Carlegren agrees that these new technological developments will encourage more consumers to use self-checkouts. 

“To meet evolving consumer expectations, retailers realize that having the system recognize and suggest items at checkout is vital to their business. By automatically detecting an item at checkout, produce recognition makes it easier for shoppers to add non-barcoded items, such as fresh fruits and vegetables, to their orders,” Carlegren said.

Technology such as this increases scanning accuracy, making the self-checkout process faster, friendlier, and smarter, he noted. 

“Customers can feel more comfortable using self-checkout to scan the contents of their cart, including those non-barcoded produce items,” Carlegren said.

In addition, he said retailers receive the added value of helping eliminate slow transaction times and inaccurate store inventory, reducing loss and giving shoppers an experience that keeps them coming back.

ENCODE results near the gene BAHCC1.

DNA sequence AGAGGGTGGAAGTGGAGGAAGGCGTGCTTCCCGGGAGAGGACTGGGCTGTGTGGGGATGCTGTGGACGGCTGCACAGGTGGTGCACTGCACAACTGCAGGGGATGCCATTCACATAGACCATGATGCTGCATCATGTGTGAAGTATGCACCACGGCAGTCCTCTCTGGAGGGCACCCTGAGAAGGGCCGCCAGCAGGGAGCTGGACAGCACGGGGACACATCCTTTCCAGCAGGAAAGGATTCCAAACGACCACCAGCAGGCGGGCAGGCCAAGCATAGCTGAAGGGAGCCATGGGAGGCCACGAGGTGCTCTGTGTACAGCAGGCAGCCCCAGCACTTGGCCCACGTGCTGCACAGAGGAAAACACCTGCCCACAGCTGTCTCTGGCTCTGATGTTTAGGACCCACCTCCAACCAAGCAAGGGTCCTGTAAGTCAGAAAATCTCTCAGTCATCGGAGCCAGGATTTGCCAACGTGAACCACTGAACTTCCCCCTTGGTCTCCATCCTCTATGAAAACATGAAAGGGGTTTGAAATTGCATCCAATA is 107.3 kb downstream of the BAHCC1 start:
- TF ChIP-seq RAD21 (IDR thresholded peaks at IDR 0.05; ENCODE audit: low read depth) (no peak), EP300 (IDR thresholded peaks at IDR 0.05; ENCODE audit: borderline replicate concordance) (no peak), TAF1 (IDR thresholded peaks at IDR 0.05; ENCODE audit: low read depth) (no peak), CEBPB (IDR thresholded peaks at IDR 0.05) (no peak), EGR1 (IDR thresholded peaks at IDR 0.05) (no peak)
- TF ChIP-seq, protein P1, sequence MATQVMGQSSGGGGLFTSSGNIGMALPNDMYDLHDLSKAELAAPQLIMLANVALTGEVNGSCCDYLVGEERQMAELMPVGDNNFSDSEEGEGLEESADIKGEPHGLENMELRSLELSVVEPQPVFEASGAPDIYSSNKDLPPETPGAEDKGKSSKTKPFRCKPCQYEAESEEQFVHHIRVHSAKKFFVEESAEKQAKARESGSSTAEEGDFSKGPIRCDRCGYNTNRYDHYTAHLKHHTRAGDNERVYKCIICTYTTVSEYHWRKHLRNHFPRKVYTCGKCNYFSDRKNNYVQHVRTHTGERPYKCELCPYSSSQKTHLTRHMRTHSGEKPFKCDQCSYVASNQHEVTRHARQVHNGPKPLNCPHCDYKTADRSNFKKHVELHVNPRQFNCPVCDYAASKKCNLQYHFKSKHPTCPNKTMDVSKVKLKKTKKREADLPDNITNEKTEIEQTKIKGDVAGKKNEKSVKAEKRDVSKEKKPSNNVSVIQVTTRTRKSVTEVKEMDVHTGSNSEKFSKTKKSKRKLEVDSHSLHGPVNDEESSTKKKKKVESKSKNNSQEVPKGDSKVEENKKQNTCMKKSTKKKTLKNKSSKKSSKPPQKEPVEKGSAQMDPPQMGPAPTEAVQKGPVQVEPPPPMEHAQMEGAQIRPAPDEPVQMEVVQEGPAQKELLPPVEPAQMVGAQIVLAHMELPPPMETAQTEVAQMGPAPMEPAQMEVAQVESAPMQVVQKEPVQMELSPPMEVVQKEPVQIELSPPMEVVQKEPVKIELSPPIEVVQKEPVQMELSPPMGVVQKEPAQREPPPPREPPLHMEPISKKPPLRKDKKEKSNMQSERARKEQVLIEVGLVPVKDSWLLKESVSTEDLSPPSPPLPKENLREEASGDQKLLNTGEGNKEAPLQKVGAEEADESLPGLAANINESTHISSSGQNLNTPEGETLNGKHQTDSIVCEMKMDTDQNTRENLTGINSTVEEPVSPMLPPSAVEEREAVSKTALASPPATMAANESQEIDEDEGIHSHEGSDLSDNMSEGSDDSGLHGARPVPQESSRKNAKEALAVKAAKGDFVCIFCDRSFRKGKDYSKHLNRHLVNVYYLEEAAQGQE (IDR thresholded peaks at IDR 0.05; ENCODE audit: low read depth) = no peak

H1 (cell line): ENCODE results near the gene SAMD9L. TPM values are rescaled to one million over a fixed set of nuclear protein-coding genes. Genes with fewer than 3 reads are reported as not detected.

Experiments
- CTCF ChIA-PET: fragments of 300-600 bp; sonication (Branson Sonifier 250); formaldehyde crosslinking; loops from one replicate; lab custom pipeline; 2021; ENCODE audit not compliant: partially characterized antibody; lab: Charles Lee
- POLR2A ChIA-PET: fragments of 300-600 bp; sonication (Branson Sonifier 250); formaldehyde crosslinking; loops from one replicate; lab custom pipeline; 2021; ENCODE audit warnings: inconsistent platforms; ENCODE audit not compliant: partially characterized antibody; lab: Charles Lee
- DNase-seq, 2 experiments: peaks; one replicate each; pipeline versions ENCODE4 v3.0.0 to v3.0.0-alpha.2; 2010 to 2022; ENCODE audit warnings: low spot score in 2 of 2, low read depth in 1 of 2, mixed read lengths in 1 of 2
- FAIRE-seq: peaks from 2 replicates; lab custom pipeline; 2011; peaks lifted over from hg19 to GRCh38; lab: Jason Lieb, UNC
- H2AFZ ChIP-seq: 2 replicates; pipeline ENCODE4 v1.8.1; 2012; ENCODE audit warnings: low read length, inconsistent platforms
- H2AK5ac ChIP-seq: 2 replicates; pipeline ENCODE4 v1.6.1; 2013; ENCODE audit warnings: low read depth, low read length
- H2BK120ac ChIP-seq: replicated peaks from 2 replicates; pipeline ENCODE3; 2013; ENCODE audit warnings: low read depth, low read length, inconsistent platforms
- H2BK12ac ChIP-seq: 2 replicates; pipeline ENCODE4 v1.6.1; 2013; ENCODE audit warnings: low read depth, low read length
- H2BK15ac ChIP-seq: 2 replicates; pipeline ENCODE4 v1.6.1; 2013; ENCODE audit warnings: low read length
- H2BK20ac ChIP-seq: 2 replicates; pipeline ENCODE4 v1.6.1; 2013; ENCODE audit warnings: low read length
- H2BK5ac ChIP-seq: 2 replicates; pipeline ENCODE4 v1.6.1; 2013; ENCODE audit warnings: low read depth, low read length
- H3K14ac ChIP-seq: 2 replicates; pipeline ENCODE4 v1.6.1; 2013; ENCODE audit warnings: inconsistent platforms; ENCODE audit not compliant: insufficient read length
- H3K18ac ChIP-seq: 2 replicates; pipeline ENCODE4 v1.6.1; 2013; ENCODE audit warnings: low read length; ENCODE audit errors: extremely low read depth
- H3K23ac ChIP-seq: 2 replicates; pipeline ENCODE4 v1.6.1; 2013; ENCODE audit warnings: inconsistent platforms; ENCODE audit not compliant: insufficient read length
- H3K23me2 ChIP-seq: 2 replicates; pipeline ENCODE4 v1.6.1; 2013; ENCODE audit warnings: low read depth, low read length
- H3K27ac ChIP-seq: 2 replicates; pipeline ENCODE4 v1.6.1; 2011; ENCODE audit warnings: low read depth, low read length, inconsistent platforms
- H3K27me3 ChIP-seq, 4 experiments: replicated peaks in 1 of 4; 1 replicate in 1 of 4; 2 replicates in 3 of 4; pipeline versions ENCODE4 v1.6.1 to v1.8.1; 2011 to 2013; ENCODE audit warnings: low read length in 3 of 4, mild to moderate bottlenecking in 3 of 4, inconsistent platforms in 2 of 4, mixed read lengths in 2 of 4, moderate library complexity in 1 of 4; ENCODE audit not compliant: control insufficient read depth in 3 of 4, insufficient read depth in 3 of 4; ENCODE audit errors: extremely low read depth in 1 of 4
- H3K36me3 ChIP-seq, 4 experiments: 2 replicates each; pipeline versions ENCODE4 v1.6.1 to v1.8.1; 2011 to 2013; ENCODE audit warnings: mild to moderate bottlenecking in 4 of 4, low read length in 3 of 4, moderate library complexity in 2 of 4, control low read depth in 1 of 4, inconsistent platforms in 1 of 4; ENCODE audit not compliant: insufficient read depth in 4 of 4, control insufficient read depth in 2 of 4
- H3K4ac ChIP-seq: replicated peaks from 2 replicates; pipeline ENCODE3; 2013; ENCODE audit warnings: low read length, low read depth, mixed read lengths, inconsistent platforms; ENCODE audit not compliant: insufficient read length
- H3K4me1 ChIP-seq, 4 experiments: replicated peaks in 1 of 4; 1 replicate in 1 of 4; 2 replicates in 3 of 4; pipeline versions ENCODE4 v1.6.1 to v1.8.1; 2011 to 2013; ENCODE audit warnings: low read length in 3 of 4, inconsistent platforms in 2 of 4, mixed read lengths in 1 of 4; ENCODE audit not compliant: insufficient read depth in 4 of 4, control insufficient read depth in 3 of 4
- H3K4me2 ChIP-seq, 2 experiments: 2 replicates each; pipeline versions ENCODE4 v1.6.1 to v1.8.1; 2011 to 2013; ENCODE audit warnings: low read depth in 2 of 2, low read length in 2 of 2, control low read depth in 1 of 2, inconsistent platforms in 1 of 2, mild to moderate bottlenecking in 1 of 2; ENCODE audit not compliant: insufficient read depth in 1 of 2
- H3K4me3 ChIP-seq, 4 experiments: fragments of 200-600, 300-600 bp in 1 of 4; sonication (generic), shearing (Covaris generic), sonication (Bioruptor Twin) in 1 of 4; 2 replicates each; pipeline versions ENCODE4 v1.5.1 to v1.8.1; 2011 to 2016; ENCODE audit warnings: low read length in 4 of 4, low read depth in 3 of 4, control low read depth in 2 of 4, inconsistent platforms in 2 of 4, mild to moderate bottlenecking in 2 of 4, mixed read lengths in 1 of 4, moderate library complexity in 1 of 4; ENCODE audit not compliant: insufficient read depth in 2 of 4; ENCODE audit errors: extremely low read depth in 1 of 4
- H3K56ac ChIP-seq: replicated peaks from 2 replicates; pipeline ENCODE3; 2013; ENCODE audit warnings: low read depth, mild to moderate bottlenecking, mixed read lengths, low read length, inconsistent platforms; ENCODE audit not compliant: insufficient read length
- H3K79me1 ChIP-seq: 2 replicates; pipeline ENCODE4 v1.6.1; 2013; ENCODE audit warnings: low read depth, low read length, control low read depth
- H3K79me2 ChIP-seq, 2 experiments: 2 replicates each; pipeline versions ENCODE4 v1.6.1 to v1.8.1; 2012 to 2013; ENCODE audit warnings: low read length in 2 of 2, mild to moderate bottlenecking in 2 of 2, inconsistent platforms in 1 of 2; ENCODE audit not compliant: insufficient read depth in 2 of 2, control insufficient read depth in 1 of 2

Recent updates to the units have also helped to address the awkwardness of the layout and configuration of the self-checkout area itself. To accommodate customers who prefer to use the self-checkouts but have larger baskets, retailers are able to include a mix of different sized units with small and large bagging areas.

Future of self-checkouts

Over time, self-checkouts are expected to become more intuitive and reliable for retailers and consumers. 

“New applications that are already being used including A.I. are redefining the landscape for self-checkouts, produce recognition and customer purchase learning,” Stai said. 

Along with making the shopping experience more streamlined, she noted this will aide in the security obstacles that some retailers are facing today.  

What’s more, recently introduced enhanced security measures powered by innovative technologies such AI, computer vision and biometrics will positively impact loss prevention efforts in the coming months.

“Newer self-checkout technology has incorporated upgrades – such as cutting-edge video surveillance, produce recognition, weight sensors and A.I. technology – to support loss prevention proactively. These technology innovations help retailers execute loss prevention that align with their stores by alerting store staff or activating security measures when necessary,” Carlegren said.